May 1, 2021
Family Circus

In for a Pound

“I had a physical yesterday,” my husband said as he got dressed for work.

“How did that go?” I asked.

“The doctor thought I should lose some weight.”

I gave him the once over.  He looked exactly the same as he did the day before, the month before; essentially, the same as the day we got married, 24 years before.

“Lose weight from where?” I asked. “Your earlobes?”

“I’ve put on a few pounds,” he admitted, pinching an imperceptible roll above his waistband.  “It’s not a big deal. I’ll just cut out some of the snacks and I’ll lose it right away.” And with that he buttoned his pants, which didn’t seem tight at all, and left.

I was floored.  Had the situation been the reverse, it would have gone something like this:

Me: “I had a physical yesterday.”

My husband: “How did that go?”

Me: “It was HORRIBLE!!!  The doctor said I’m fat!!!!  HUGE!  Momzilla!  I have to go on a major diet right away!  We’re eating nothing but grapefruit for the rest of our lives and if that doesn’t work I’m getting a full body Lipo!!!!”

Him “How much weight did you gain, really?”

Me: “Five pounds.”

See, that’s the difference between men and women. If I see a few extra pounds on the scale, or, worse yet, is told by my doctor that I’ve put on some weight since my last visit, after gouging his eyes out and destroying his scale, I will cry for days and spiral into a dark depression that only chocolate could save me from.  My husband will shrug, buy pants one size bigger in the waist, and go back to his Ben and Jerry’s without incident.

Unfortunately for him, he doesn’t realize how much he’s missing by not having weight issues. Without the experience of overeacting to the news that he’s gained weight, he can never respond with the joy of “the denial.”

My husband will shrug, buy pants one size bigger in the waist, and go back to his Ben and Jerry’s without incident. Typically, after I have finished my crying jag, I will inform my doctor and anyone else who will listen that any weight they say I’ve gained is not true fat but either pre-, during-, or post-menstrual bloat.  I will also mention that my scale at home is five pounds lighter than the one in the doctor’s office which clearly needs to be calibrated AND, my appointment was in the afternoon when everyone knows you weigh much more than your true morning weight.  If anyone is still listening to me at this point and certainly must either be in a coma or dead to still be paying attention, I will further tell them that I also ate a lot of fiber the day before and will weigh significantly less after my next trip to the bathroom.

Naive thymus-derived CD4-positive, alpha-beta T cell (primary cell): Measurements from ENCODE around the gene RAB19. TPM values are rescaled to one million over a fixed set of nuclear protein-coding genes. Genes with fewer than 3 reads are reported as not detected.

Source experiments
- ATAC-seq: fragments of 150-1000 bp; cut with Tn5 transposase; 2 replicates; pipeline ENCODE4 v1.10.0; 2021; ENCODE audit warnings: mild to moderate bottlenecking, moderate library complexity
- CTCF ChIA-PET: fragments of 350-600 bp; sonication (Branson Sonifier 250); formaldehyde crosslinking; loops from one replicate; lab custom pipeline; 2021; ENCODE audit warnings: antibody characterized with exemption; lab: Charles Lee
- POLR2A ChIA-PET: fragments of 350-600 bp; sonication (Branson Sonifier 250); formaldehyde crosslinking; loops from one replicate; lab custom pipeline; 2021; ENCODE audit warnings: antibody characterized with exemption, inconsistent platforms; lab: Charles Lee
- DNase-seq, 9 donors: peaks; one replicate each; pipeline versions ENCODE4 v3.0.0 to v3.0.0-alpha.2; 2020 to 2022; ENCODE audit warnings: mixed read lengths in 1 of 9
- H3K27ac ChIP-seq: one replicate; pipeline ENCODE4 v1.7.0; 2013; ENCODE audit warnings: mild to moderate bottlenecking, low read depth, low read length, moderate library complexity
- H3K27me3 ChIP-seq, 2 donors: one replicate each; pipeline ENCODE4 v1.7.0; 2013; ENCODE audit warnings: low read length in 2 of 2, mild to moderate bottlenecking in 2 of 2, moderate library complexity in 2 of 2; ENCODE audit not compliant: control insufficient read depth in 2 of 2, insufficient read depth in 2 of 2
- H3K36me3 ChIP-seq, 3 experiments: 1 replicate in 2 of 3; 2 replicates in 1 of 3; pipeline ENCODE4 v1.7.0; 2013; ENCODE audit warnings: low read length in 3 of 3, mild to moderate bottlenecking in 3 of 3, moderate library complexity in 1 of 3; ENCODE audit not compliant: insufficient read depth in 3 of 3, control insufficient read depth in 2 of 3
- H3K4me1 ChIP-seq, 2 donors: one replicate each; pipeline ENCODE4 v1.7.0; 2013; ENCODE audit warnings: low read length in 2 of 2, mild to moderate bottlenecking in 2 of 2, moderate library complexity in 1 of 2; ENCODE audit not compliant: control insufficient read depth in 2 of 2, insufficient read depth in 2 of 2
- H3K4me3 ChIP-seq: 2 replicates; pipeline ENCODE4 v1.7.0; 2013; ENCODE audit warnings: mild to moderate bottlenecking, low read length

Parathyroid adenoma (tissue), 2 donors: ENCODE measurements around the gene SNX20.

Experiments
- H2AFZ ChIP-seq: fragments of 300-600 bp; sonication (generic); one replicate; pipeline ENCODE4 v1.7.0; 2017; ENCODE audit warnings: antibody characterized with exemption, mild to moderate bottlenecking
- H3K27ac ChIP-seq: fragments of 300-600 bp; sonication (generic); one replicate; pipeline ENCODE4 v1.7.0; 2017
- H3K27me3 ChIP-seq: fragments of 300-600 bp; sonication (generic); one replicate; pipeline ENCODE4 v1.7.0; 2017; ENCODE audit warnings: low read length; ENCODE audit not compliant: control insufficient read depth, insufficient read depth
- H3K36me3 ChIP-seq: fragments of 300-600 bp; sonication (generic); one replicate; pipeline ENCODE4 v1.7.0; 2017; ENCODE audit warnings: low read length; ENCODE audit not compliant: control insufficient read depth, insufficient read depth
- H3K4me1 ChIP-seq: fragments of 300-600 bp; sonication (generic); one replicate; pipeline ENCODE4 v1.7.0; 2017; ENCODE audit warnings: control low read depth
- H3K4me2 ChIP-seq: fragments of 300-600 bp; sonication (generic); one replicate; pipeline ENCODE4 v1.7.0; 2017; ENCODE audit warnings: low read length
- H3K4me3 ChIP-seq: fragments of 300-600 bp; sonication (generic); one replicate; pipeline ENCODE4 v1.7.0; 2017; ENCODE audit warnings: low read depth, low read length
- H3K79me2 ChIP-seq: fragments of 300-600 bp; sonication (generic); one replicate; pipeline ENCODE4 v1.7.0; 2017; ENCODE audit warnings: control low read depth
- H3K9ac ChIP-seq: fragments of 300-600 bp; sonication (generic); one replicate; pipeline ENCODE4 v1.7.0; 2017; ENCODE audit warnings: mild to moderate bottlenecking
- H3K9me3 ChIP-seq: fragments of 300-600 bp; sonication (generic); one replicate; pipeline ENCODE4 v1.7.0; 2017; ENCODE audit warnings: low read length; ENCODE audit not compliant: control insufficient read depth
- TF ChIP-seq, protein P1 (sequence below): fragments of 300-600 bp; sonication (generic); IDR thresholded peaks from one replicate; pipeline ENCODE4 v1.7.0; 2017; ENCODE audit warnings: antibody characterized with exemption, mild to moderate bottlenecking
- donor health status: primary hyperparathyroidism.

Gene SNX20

Eventually even those of us in the worst denial will face the awful truth and after throwing a “let’s-eat-all-the-ice-cream-in-the-freezer-before-we-diet” party, I’ll buckle down and endeavor to lose the weight, which is actually now ten pounds instead of five because of the aforementioned ice cream party.

For six weeks there will be nothing to eat in the house except egg whites and spinach leaves and I will suffer and whine and eventually cheat, and then, shockingly, not lose any weight.

But my husband will.

Tracy Beckerman

Author, Speaker, Columnist

TRACY BECKERMAN is an award-winning author, speaker, and syndicated humor columnist.

About Tracy

Subscribe to my newsletter

Aging has never been more relatable, or more funny.
Lighten up your inbox! Subscribe to Tracy's Newsletter.